What to write about

by Ernie Hernandez on June 19, 2013

Question mark

The perils of writing about the Nissan LEAF

Don’t get me wrong. In fact, I love writing about this great new technology, and helping to educate consumers about the potential of moving from a traditional petroleum burning vehicle (be it gasoline or diesel powered), and bringing them into the fold of the few, the proud, the electric. The challenge is this – the Nissan LEAF has changed very little since its introduction into the world, and I’ve already written about those changes that have been made to the 2013 models (found here, and here, and here.). I have some stories in mind to write about the range improvements of the 2013, and to pass along some information about the differences between the ’11-’12, and ’13 models in future articles. But I actually have to have the time to do this real-world research to be able to provide some degree of credibility to my scribblings. So, as a result, sometimes I go for several days without figuring out what to write about the Nissan LEAF. Which is where I find myself now. It’s been over a week since my last article. What do I write about, I’ve been wondering.

I have many sources of new ideas. Being a part-time writer, and full-time worker, the writing gets the short end of the stick though. Sometimes I’m amazed that I can find any time to write at all. But I keep getting drawn back into this (my after-hours, non-paying job) because I really, really want to help others to see what I have already discovered for myself – that electric vehicles (the LEAF in particular) are absolutely amazing alternatives to driving that gas burner to work every day. I have said this many times before, and I’ll say it again now – electric cars (including the LEAF), are not right for everyone. But for those of us that they are right for (which is actually way more than most people realize), they are absolutely amazing.

Talking with one of my co-workers this evening, he was explaining how someone that he was talking to owned an older truck. He drives the truck about 50 miles each way to work, and is currently spending about $500 each month on gasoline. My co-worker described to him how purchasing a LEAF could allow him to keep the truck, but commute to work in the LEAF, save money, and keep his truck for when he needs to use it for other purposes (like doing those things that a truck is actually designed for. Keep in mind that this assumes that he could charge the LEAF while at work.) When the LEAF is explained to someone in this manner, it almost becomes a no-brainer.

So the point of my article this evening is this – tell everyone that you know about this amazing new vehicle called the Nissan LEAF. When they say “That’s not new. It’s been out for a couple of years now” ask them how much they know about it. When they start hemming and hawing, enlighten them.

We’ve all seen those world improvement phrases such as “Think globally. Act locally.” This is our opportunity to do just that.

{ 4 comments… read them below or add one }

Ron Solberg June 20, 2013 at 10:04 pm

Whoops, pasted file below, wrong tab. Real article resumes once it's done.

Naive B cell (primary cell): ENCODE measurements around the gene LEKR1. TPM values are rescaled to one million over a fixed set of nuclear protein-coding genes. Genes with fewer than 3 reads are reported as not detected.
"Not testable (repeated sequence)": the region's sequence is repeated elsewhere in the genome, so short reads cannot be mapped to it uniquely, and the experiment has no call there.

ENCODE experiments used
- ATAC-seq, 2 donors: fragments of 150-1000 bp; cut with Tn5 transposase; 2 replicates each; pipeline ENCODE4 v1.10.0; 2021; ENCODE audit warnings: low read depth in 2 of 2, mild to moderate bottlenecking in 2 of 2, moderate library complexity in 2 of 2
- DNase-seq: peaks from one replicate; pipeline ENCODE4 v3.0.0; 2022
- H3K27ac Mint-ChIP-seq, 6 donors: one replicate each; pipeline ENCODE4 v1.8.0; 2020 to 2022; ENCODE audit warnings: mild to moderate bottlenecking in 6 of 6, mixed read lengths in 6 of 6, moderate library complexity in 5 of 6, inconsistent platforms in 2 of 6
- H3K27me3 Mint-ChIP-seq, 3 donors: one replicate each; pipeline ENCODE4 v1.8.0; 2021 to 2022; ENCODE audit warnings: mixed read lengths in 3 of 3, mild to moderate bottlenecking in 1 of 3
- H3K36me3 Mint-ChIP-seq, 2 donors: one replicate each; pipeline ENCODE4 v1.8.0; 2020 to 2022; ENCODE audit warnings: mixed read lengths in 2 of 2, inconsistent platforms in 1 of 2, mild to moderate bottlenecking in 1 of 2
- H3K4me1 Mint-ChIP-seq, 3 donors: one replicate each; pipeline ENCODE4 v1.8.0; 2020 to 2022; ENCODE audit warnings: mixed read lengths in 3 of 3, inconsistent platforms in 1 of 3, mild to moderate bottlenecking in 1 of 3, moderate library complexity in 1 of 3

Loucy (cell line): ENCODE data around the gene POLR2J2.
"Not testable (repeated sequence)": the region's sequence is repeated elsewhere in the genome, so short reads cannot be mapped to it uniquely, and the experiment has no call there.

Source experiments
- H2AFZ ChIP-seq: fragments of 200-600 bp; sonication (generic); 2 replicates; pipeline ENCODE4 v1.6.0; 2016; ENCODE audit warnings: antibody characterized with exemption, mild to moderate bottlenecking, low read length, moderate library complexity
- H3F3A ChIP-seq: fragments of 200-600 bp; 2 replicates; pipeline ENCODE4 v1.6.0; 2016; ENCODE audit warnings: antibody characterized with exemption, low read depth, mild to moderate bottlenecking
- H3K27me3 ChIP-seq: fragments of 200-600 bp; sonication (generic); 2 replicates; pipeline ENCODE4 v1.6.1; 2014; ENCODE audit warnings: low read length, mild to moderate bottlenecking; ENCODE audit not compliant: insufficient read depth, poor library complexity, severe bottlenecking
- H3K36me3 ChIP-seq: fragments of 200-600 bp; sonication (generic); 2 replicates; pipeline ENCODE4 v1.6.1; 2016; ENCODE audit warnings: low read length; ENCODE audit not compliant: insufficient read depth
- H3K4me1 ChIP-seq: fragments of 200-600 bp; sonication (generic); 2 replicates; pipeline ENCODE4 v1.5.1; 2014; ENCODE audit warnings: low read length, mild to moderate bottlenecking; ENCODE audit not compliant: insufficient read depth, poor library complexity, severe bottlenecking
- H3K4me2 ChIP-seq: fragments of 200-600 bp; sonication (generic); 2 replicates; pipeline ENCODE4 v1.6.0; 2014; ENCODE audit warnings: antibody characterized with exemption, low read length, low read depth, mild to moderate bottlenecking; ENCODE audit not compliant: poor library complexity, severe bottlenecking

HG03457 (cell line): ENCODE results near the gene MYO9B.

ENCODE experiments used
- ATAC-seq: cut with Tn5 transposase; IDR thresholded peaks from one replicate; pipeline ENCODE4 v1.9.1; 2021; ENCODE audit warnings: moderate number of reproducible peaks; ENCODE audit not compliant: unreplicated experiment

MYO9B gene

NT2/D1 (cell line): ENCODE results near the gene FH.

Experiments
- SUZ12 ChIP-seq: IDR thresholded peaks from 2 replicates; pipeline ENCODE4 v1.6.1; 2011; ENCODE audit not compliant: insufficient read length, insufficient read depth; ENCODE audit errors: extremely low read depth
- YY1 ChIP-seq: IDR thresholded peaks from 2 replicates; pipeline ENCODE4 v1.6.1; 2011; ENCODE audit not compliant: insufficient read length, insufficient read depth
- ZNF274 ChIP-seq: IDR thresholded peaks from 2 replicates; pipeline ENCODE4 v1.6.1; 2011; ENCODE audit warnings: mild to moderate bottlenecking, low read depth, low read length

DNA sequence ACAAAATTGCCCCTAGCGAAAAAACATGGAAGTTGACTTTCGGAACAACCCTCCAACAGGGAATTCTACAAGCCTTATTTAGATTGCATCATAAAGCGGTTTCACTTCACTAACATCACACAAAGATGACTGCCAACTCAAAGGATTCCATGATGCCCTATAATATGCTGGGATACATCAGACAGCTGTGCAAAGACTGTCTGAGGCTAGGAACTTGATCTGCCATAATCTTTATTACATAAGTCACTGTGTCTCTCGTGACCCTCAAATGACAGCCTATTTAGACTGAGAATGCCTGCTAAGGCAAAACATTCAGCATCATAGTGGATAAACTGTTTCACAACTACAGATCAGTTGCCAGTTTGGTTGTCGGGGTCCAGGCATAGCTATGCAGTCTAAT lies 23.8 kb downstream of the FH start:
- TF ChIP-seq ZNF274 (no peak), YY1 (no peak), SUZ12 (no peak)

What to write about? I would like to know more about ClipperCreek EVSE units such as their history and their place in the market for example. I am biased because I have a CS 40 and a CS 100 installed in 2010 (http://carstations.com/1247) though they have yet to be used, as crazy as it may seem, I am thinking about buying another CS 100 yet this year. Nissan wished me luck but stated that they work with corporations, governments and municipalities. Except for ClipperCreek, I found that many other EVSE brands seem to operate in much the same manner. It is my hope that ClipperCreek products are a good value, but I do not have much to back this up.

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Ernie Hernandez (LEAFguy) June 23, 2013 at 9:55 pm

Ron – thanks for the feedback. You bring up a good point – there are many makers of EVSE systems. Look for an overview article in the future about EVSE providers.

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WWanita October 17, 2017 at 1:47 pm

Dear livingleaf,
thank you for this website!
I have a Nissan Leaf from 2012. I got it second hand in the beginning of this year (2017). I drive four times a week 25 km to work and then the same stretch back. I have hitherto driven in ECO mode in order to save range. Since I now have begun to charge the car at work I decided to “dare” to drive home without putting on the ECO. To my big surprise for the first time I had gained instead of lost range both on Friday last week (2km) and Monday, yesterday (5km)!
This seems really strange, how come this has never happened when I have driven in ECO mode which should seem more logical? It seems as if the modes are mixed up (however, I definitely feel that the ECO mode is less “perky” so it seems at least be correct in some way).
Is this an experience others have had ?
Thank you very much !
WW

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Ernie Hernandez October 22, 2017 at 4:55 pm

WWanita – Welcome to Living LEAF. Your observations are interesting. As you note, when in ECO mode, the throttle is less sensitive. You need to press harder to get the same response that you do in D mode. Just so you know, full throttle is the same in either mode. Regarding the improved range in D mode – I’m not really sure why this is happening. But as they say – take the money and run! Good luck!

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